WILMINGTON — When WPD Chief Donny Williams and fellow officers responded to a Wednesday morning call that a man was trying to ‘incite violence’ on Third Street near City Hall, Williams determined the man was not a threat before allowing him to leave the scene. This was done to avoid any sort of escalation, according to the department.
The WPD then put a BOLO (be on the look-out) — an unusual move in such a situation, according to a WPD spokesperson — to protect the safety of the man and anyone he may come into contact with.
The man, 56-year-old Oscar Pinilla, was eventually taken into custody by New Hanover Sheriff’s deputies at his home in New Hanover County outside of city limits, according to WPD Public Affairs Officer Linda Thompson.
Some in the community have questioned the WPD’s decision to allow Pinilla to leave the scene before issuing a series of Twitter messages urging people to avoid the area after “the driver just fled,” and to avoid any contact with Pinilla and to call 911 if he was spotted.
According to Thompson, Chief Williams and other responding officers determined that Pinilla was not trying to incite violence and “was only a danger to himself,” but did not know if Pinilla was armed.
“They saw a man who was in distress,” Thompson said.
Williams personally responded to the call and interacted with Pinilla while standing in the middle of Third Street. According to Thompson, no move was made to apprehend him when he pulled away, just as a member of the crisis team had arrived on the scene.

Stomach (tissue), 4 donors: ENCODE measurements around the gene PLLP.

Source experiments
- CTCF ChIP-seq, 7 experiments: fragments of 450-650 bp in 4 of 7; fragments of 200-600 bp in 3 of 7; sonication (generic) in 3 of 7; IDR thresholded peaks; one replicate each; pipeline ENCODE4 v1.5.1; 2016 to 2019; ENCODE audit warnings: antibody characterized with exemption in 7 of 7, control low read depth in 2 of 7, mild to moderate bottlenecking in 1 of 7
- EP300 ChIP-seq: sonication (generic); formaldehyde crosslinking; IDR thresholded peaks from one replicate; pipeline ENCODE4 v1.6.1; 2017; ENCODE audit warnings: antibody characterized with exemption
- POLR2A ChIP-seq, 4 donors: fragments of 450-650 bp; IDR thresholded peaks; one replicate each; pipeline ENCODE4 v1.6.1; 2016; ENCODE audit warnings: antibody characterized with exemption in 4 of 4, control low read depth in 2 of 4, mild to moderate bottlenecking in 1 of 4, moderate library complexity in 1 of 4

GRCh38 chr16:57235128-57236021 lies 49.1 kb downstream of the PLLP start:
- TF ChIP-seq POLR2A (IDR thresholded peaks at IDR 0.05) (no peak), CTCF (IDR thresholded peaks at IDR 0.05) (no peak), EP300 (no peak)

“That’s whey we were trying to talk to him, to calm him down,” Thompson said. “Unfortunately it didn’t work, but we didn’t see anyone in harm’s way … He didn’t commit any crimes, other than a possible minor traffic violation. Putting hands on him could have escalated the situation.”
She said the BOLO call was made for Pinilla’s personal safety because he “had talked about being suicidal potentially,” and the department wanted to get him the mental care he needed immediately. She said this was not a typical move for such a situation, and officers first consulted with their attorneys before making the decision.
According to Thompson, Chief Williams personally responded to the situation because he had first met Pinilla last Friday while driving through downtown Wilmington. Pinilla had commented on his vehicle before they had a positive conversation, Thompson said.
She said that establishing a personal connection when responding with individuals who are experiencing some kind of mental illness or distress is crucial, and the chief believes in “getting on the street with the troops,” regardless of his rank.
“He’s one of these police chiefs who doesn’t just believe in sitting in the office all day. He will actively get out there and help his officers. … He believes in helping people, and he has no problem engaging,” Thompson said.
But she also noted that Williams believes in a peaceful approach when confronting the mentally ill, and she questioned the role of armed police officers who could potentially cause further distress when responding to such situations.
“The way we treat the mentally ill; it’s another one of those tasks thrown at the feet of law enforcement to deal with, and it’s probably not the right place … What our society has done — and you see this nationwide — we have begun to treat mental illness like it’s a crime. We need to think how we transport and deal with the mentally ill,” Thompson said.